Now that you have the basics covered, it’s time to get specific. The first question is; who’s name goes first, the bride or the groom? Traditionally, whoever is hosting the wedding will get first billing. This is usually the Bride’s parents, making the Bride’s name the appropriate choice. In cases where there are co-hosts or two brides, the couple will have to decide for themselves. If you’re having difficulty, say the names out loud and see if any option has a better ring to it.

Create your own wedding color theme. With the capability to revise each section on the invite to one of over 160 colors you have the capability to put together a color theme that is truly distinct. Don't settle for an online invite company that limits you to three or four predefined color schemes. Expect more and build your own distinct wedding color theme with Basic Invite where your color preferences are unlimited.

For more specifics, we’ve provided some wedding invitation wording samples that vary from classic to whimsical. Note: if you like any of the invitations featured in this post, you can get them from Zola’s brand new line of printed wedding invitations and save-the-dates (you may already know Zola for being one of the first truly modern online wedding registries and for their actually useful planning tools.) While they didn’t sponsor this post, we do get a small commission every time you sign up for their free planning tools or purchase your wedding invitations through them, which is how we’re able to provide this content to you for free. Plus they’re stylish and affordable and currently 30% off until the beginning of February when you use the code PAPER30, so win/win.
In reality, wedding invitation wording is a place where you might want to get creative… but not TOO creative. No matter what beautiful form they come in (old fashioned post, email, on a balloon, sent by a flock of pigeons, unrolled as a poster), they still need to convey some basic information. Who are you? What are you doing? When and where are you doing it? How you share that information can express anything from your values to the kind of wedding you’re going to have to your artistic taste. But wedding invitation wording still is, in its most basic form, a simple means of passing along information. Nothing more, nothing less. (So tell your mom to calm down.)
The wording on your invitation should correspond with the formality and style of your wedding. From formal to casual, the wording should reflect the formality and tone you’d like to set. Every wedding invitation should include these elements: host{s}, couple getting married, time, date and location. Be inspired! Choose wording that complements your situation, style, and spirit of your wedding.
If you are attempting to regulate the number of guests, put a little card that says, "We have scheduled __ seats for you." This is a respectful as well as refined way of minimizing the headcount.
Not sure how to word your wedding invitations? It might seem simple at first, but once you get started, you may realize that crafting the perfect wedding invitation wording can be a little tricky—there are etiquette rules to navigate and maybe a couple of sticky situations to figure out. But in a nutshell, the wording of your invitation should reflect the overall vibe of your wedding day. Ready to get started? We've compiled this guide to wedding invitation wording and etiquette right here.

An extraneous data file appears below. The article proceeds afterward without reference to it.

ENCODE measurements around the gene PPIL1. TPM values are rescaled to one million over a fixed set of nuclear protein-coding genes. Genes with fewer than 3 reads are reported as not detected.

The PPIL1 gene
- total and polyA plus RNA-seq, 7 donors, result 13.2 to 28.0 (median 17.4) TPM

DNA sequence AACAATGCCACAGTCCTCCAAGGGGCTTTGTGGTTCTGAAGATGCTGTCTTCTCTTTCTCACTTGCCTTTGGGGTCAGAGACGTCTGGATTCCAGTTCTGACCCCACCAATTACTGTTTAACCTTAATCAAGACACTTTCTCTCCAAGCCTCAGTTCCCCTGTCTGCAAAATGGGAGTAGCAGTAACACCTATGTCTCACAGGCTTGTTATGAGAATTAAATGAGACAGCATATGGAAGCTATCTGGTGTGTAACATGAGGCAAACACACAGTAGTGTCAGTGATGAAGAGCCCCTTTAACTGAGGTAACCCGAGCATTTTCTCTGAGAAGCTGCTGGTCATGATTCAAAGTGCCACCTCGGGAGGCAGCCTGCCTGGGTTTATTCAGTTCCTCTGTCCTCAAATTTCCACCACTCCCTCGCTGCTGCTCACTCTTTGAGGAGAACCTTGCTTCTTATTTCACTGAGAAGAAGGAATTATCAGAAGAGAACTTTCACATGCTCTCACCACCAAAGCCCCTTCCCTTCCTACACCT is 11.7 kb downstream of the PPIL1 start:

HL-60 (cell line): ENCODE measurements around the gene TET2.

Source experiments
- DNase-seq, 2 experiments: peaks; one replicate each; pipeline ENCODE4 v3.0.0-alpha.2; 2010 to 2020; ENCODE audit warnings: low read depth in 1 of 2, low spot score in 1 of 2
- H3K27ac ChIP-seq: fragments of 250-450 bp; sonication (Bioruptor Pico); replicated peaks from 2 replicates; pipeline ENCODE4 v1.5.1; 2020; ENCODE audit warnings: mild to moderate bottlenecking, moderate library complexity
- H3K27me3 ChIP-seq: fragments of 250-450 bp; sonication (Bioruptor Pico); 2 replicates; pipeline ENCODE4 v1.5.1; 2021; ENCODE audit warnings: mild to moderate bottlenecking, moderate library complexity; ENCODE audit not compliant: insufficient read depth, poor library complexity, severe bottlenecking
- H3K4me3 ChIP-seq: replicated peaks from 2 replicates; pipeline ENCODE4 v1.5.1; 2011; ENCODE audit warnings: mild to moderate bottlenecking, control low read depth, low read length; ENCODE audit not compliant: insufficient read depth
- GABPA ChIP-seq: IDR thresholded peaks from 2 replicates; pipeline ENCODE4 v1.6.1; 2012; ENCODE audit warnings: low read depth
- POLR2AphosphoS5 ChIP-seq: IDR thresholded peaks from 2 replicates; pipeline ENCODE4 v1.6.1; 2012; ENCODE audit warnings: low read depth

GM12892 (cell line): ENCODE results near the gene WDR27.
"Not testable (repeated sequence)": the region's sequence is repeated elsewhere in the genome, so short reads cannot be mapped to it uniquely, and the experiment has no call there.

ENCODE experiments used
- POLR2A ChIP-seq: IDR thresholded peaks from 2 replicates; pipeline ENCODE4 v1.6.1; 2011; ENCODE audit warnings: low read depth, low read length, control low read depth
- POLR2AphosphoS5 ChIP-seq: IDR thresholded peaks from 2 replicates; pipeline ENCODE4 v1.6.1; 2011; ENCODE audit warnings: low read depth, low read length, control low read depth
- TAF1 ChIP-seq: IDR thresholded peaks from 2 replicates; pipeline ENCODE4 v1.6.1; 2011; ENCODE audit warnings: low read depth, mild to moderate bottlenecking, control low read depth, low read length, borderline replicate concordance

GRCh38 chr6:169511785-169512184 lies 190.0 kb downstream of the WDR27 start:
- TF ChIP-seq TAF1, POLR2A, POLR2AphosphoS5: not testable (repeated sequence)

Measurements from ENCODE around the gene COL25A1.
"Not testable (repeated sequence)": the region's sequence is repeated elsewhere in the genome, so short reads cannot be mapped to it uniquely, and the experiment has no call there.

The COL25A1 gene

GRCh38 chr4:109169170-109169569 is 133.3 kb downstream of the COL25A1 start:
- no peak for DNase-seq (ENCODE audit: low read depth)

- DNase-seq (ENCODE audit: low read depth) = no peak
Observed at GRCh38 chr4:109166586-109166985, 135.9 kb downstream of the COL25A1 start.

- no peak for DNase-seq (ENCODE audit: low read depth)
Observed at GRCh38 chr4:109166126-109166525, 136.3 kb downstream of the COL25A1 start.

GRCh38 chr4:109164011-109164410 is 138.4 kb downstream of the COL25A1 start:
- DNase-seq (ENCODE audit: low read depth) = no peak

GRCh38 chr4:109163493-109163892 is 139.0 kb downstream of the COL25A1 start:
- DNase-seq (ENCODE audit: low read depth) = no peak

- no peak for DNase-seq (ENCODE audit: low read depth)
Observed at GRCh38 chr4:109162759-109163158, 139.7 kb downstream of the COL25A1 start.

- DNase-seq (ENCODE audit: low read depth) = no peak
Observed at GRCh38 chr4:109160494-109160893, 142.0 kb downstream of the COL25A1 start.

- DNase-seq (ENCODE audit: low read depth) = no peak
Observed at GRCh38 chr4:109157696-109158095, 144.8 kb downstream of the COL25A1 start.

Casual wedding invitation wording is the polar opposite of traditional invites. All of the usual information is still included, but we love the room for creativity this style provides, especially when it comes to humor. This style of wedding invitation wording also leaves plenty of room for poetry and quotes, and to go crazy with elaborate descriptions of the upcoming event.
“The honor of your presence” is traditionally used to denote a religious service. Some couples opt to spell "honour" using the British spelling; both are correct but spelling it with a "u" evokes a more formal and traditional feel. (Note: If you're using "honour" on the invitation, we recommend matching it with "favour" as in "favour of your reply" on the RSVP card.)

It is not needed to place the entourage in the invite. You can have a different piece of paper detailing the members that can be put in choose invitations-- specifically those that go to the entourage themselves, and also to the a lot more instant family and good friends. They would value the memento; plus, it is a way of thanking them for their participation.
“The honor of your presence” is traditionally used to denote a religious service. Some couples opt to spell "honour" using the British spelling; both are correct but spelling it with a "u" evokes a more formal and traditional feel. (Note: If you're using "honour" on the invitation, we recommend matching it with "favour" as in "favour of your reply" on the RSVP card.)

If you don’t want a typical wedding invitation then this just might be the one for you. These elegant wedding invitations don’t need to be put in separate envelopes, because the front of the card is already so breath-taking in itself. It’s classy with an edge. A good idea on how to design the middle of the card is to write the important information about the wedding on one side, and on the other side, you can attach the response card with an envelope. This way, if replying via post, it will be easier for your guests to respond whether they can make it or not.

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